From the beautiful shores of Haweswater to the high mountain terrain of Racecourse Hill - the summit of High Street, this walk is best left for a clear day. The views are simply stunning. It could be done in mist but is not recommended as it would be all too easy to miss the otherwise obvious landmarks and features so useful for navigation.
This moderate walk could be extended to include nearby Harter Fell. Taken as it is, it could be a day's unhurried wander, or a brisk afternoon's round. Although the small car park at Mardale Head fills up quickly even on a weekday.
Mardale Head is at the end of the Haweswater Reservoir which was built in the 1930s by the Manchester Corporation to join with Thirlmere Reservoir in supplying water to the growing city. The village of Mardale Green is submerged beneath its waters, blown up save for the church which was dismantled and the stone used in the construction of the draw off pier and tower. Occasionally some remnants can be seen during low water levels.
This walk takes you to the top of the following hills: The Knott (High Street), Rampsgill Head, Mardale Ill Bell, Kidsty Pike, and High Street; and includes 5 Wainwrights, 5 Birketts, 2 Hewitts, 3 Nuttalls, 1 Marilyn, and 1 HuMP.
Walk height profile
note that gradients are usually grossly exaggerated
Go through the gate at the end of the car park, within a few metres the path splits left and right, but we want to go straight on. This middle path, signposted Kentmere via Nan Bield Pass, is not immediately obvious as it crosses a soft patch, the path is clear a further 20m (22 yards) or so onwards. Follow this through a couple of gates and up to Small Water.
Bear right to cross the outflow and head round the tarn on the right hand bank. Follow the path past a number of wind shelters overlooking the tarn and climb the headwall as the path traverses high from right to left. Eventually the path turns right to the wind shelter on the col.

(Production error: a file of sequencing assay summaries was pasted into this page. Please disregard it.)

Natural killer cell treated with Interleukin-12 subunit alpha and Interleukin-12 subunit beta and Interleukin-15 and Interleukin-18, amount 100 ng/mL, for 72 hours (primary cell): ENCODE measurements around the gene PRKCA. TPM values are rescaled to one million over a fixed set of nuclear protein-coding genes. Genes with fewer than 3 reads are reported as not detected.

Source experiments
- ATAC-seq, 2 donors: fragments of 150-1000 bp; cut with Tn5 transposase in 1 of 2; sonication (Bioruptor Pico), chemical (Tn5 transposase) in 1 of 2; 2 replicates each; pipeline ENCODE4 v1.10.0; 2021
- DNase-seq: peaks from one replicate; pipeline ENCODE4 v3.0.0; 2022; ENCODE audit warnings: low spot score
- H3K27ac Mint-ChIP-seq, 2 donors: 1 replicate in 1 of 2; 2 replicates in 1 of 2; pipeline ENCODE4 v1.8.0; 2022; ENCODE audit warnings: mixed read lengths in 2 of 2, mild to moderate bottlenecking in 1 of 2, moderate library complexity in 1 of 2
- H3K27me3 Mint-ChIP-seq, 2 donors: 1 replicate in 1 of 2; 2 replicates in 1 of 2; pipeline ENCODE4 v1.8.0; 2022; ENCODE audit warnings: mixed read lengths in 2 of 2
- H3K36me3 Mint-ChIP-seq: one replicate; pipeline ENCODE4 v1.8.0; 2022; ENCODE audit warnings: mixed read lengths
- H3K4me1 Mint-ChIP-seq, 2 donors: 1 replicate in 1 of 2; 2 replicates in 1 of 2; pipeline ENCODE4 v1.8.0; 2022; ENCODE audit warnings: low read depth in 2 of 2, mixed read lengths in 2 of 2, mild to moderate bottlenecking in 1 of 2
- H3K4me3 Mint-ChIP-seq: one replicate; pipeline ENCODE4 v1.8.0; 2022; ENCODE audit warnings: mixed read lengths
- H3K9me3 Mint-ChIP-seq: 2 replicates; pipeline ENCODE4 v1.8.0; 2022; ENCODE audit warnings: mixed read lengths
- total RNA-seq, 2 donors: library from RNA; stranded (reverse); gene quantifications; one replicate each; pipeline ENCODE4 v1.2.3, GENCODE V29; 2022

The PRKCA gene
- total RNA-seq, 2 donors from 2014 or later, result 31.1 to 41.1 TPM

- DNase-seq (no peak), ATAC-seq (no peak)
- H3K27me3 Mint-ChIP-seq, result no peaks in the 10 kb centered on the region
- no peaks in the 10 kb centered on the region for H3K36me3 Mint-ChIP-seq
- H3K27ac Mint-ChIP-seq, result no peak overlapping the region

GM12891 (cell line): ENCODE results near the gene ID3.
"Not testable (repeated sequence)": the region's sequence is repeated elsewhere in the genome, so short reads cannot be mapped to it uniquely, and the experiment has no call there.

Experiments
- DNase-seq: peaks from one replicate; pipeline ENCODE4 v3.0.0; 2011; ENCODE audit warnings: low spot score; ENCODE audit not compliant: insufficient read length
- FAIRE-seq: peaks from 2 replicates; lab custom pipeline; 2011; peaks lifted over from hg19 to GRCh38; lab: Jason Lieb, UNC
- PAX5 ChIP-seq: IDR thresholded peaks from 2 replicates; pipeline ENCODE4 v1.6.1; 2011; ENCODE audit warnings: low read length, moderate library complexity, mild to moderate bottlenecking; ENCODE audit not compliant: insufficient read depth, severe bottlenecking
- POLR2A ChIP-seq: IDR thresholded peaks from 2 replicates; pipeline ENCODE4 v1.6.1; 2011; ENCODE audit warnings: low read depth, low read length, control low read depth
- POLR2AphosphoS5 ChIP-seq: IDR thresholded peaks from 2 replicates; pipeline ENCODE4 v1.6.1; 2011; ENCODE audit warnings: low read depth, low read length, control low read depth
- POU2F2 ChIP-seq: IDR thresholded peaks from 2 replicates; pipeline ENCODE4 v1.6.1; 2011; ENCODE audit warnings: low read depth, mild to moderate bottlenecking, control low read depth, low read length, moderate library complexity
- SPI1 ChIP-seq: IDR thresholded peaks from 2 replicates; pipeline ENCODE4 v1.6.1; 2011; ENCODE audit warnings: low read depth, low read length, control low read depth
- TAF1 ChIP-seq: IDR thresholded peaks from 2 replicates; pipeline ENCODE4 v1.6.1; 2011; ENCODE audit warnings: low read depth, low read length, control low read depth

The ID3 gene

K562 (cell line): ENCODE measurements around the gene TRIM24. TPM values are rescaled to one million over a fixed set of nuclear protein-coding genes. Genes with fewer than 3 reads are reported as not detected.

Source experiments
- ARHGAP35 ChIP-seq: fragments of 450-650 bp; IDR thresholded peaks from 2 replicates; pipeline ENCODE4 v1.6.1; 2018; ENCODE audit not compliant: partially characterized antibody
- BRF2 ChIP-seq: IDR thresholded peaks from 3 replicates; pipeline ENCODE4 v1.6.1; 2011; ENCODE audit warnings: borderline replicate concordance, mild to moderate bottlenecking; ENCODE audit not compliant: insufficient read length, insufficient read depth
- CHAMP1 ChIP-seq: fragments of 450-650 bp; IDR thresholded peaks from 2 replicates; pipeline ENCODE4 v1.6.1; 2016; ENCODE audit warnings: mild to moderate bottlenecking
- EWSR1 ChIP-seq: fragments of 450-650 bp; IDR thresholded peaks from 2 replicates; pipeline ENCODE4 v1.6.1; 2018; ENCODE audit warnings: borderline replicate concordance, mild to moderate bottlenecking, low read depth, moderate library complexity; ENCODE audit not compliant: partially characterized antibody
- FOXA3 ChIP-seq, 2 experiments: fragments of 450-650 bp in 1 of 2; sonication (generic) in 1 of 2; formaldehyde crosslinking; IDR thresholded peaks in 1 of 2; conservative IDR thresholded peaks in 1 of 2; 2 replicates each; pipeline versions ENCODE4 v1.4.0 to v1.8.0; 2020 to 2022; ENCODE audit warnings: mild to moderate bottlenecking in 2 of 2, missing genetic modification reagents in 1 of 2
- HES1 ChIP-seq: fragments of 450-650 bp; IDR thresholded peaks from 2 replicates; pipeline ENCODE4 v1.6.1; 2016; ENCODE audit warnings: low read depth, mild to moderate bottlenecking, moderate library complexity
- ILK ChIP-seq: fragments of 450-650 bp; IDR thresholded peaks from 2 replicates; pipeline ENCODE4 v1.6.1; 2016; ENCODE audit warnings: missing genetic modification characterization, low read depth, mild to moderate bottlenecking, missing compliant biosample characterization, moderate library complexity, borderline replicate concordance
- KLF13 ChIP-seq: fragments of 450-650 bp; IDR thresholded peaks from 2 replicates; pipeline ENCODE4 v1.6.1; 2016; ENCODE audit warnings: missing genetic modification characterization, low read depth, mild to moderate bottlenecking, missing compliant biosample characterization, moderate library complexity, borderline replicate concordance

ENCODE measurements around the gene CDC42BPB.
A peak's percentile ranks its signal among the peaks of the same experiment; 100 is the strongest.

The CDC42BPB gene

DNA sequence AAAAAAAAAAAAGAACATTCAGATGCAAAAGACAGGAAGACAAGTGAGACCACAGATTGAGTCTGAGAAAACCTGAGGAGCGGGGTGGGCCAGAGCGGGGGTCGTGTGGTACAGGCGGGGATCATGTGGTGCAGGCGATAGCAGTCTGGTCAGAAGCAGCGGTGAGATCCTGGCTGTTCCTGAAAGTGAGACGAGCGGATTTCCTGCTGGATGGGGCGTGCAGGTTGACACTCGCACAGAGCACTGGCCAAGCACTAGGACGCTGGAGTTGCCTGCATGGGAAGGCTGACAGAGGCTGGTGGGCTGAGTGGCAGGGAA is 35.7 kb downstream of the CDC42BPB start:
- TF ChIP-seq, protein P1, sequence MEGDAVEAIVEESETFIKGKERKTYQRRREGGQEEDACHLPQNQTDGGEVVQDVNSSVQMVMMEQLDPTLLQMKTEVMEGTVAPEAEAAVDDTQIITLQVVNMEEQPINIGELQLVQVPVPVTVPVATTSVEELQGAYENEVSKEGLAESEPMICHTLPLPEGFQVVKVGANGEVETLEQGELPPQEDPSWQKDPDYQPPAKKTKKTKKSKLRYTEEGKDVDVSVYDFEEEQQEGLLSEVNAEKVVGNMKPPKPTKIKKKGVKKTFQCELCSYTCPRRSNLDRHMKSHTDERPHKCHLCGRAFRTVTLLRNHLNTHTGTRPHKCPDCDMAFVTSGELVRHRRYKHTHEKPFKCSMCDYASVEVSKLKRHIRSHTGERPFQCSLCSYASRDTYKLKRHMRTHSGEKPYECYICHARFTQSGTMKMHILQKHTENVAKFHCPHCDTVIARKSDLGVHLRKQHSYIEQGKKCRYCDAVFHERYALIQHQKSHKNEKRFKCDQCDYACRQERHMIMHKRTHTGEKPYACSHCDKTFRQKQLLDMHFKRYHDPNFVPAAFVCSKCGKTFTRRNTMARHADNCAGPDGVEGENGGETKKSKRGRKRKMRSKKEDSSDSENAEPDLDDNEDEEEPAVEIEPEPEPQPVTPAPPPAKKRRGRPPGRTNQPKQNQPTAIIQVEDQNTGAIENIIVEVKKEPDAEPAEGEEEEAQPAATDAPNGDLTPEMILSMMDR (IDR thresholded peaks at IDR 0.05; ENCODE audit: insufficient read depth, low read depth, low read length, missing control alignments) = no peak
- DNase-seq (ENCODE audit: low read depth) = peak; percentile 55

At the wind shelter turn right, follow the path around the rocky knoll then bear right and continue climbing to Mardale Ill Bell. Continue over the summit keeping right to join the wall going over High Street. Reaching the wall turn right and head along to the trig point.
Continue on following the wall. The path on the right hand side can be a little boggy, and in any case crossing over the wall cuts off a corner, so cross where there is a suitable gap. As you drop down to the Straits of Riggindale the path crosses the wall again. Now with the wall on your left continue on the path, heading north, approximately 500m (550 yards) to reach the wall corner just below The Knott. Turn left to climb the short way up to the summit.
From the Knott retrace your steps back to the wall corner. Cross the path and ascend the hillside opposite bearing slightly left to aim directly for the cairns at the top of Rampsgill Head.
Kidsty Pike is the peak now to your right, you can make a direct line for it over the tussocky grass.
Continue over the Pike, and drop down on the path along the east ridge to Kidsty Howes. Looking back you can see why it is called a pike. Initially the ridge is wide with an easy slope, but as it descends Kidsty Howes it becomes very steep, eroded and rather loose. Otherwise there are no technical challenges on the descent.
Continue down towards the Bowderthwaite bridge and the ruins, but do not cross over, turn right. The path meanders through old enclosures above The Rigg. Bear right to join the fence line above Haweswater and follow the path alongside back to Mardale Head.
If you like this walk then why not try one of our other nearby walks:
|Harter Fell||same start point|
|Branstree and Selside Pike from Mardale Head||same start point|
|A Riggindale Round||28m (31 yards) away|
Unless otherwise stated the text in this walk is the copyright of Hug Solutions Ltd trading as The Hug and the photographs are the copyright of Elizabeth Oldham. Hill data is derived from Database of British and Irish hills which is licensed under a Creative Commons Attribution 3.0 Unported License. Maps contains Ordnance Survey data © Crown copyright and database right 2011 and paths © OpenStreetMap Contributors,CC-BY-SA, 2011